> wanted the setup to be portable, obviously that would make a large TV
> not the best choice.
>
> Projectors need a darker room, especially when displaying a very large
> image, a big TV is visible in plain room light. Also, a typical new HD
> projection TV has better resolution than a non HD projector. Maybe you
> like less resolution, but I don't.

An HD projection TV has greater resolution than a non HD projector. Why
did you say that? Why would they be limited to a non HD projector?
>
>
> Good point about the laptop though, after all, it's not like they could
> do Photoshop and videos on a desktop.

Huh? On a desktop? Where did that come from?
>
> Or were you trying to be humorous?

If I was, you trumped me.

Gary Eickmeier
November 29, 2004 9:29:42 AM

Archived from groups: rec.photo.digital (More info?)

> A camera club I belong to wants to move into the digital realm. The
question
> before us is how to best display digital images at our meetings. Attention
> has, thus far, focused on the idea of purchasing a digital projector and a
> lap-top computer to control it. I wonder if it wouldn't be better, and
more
> affordable, to simply display images on a large screen television. What do
> all of you think? Is one method more suitable than the other? What type of
> equipment would be needed?
>
> Our club would be grateful for your advise.
>

just put digital projector into a search engine and you will find a dozen or
more places that sell a wide variety of them from home theatre to stadium
size. Many of the sites have tutorials about how, what and where.

keep in mind, consumer level projectors are a step or two behind monitors in
res levels. IE: the average desk top and many laptops have better than XGA,
1278x1024 or better, 1600x1200 etc. while consumer projectors are 1024x768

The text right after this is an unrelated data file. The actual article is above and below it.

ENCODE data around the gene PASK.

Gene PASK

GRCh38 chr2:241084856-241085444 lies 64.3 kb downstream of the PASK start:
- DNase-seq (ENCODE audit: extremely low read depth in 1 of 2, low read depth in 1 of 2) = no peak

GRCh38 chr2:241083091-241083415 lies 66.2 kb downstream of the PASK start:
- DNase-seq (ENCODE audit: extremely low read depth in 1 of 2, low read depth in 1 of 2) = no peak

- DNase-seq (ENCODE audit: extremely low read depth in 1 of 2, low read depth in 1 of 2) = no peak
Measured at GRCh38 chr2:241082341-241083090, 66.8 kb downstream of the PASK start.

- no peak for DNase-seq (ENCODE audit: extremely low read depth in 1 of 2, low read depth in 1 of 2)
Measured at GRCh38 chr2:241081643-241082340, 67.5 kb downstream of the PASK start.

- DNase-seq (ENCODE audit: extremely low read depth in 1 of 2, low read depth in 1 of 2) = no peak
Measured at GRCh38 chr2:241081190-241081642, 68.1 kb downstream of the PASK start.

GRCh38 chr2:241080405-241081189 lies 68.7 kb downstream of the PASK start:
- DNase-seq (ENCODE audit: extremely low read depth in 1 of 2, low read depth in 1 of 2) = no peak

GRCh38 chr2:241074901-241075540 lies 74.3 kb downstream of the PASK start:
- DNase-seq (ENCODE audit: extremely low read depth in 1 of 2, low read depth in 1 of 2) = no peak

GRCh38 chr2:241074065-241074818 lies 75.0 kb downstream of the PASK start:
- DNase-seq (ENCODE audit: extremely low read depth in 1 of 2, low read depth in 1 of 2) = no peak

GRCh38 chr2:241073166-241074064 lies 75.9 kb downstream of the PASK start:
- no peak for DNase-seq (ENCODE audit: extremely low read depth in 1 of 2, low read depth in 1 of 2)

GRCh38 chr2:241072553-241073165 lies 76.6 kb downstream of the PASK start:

or smaller.

You will need 1,000 lumens or more, though your group probably has a dark
enough room and could get away with a dimmer/cheaper unit, so buy resolution
over brightness.

If your group are photo geeks and want to see not only each blade of grass,
each leave and chunk of bark but texture of those blades and leaves?

One guy I know burns his digital files to slide film, you can buy a polaroid
"pallet" for as little as a hundred bucks on ebay, designed to use their own
polaroid slide film but heck anybody can figure out how to load other film.
Some of them have res of 4,000 x 2,500 something like that, much better than
most monitors and much better than projectors.

another solution would be to run several monitors, have members bring their
19 inch LCD's and see if you can rig a machine to display a half dozen buy
inserting a couple extra video cards into extra slots.

also, most projector bulbs cost about $300 for about 1,000 hours allegedly.
November 29, 2004 6:42:01 PM

Archived from groups: rec.photo.digital (More info?)

"zeitgeist" <blkhatwhtdog@yahoo.com> wrote in
news:Mtzqd.683676$8_6.16815@attbi_s04:

> TV's have awful resolution levels, one reason you needed to buy a
> computer
>

With 40 people in the room it might not be a big deal how much resolution
the screen has, unless they have very good eyesight.

Bob
Anonymous
November 29, 2004 6:42:02 PM

Archived from groups: rec.photo.digital (More info?)

On Mon, 29 Nov 2004 15:42:01 GMT, bob <Jwx1.nothing@bellsouth.net>
wrote:

>"zeitgeist" <blkhatwhtdog@yahoo.com> wrote in
>news:Mtzqd.683676$8_6.16815@attbi_s04:
>
>> TV's have awful resolution levels, one reason you needed to buy a
>> computer
>>
>
>With 40 people in the room it might not be a big deal how much resolution
>the screen has, unless they have very good eyesight.
>
>Bob

In that case, use film and pass around prints! Much better resolution,
and everyone gets a close up view, and the people in front aren't in
the way!

--
Bill Funk
Change "g" to "a"
November 30, 2004 12:38:25 AM

Archived from groups: rec.photo.digital (More info?)

Big Bill <bill@pipping.com> wrote in
news:gc1nq0do5p909pabscjijd7snvocn87et3@4ax.com:

> In that case, use film and pass around prints! Much better resolution,
> and everyone gets a close up view, and the people in front aren't in
> the way!
>

Film isn't required for prints.

The advantage of using prints is obviously the photographer has total
control over what is shown, but with any transmitted light system, color
and contrast will be dependent on the devices used.

Bob
Anonymous
November 30, 2004 3:33:13 AM

Archived from groups: rec.photo.digital (More info?)

Thank you for all the responses thus far.

Other camera club members may have found themselves in similar straights.
Perhaps this discussion has been helpful to them, as well.

FWIW, our little club could probably be divided into three equal sub-sets:
some shoot film and display their work in print form (colour or B&W), some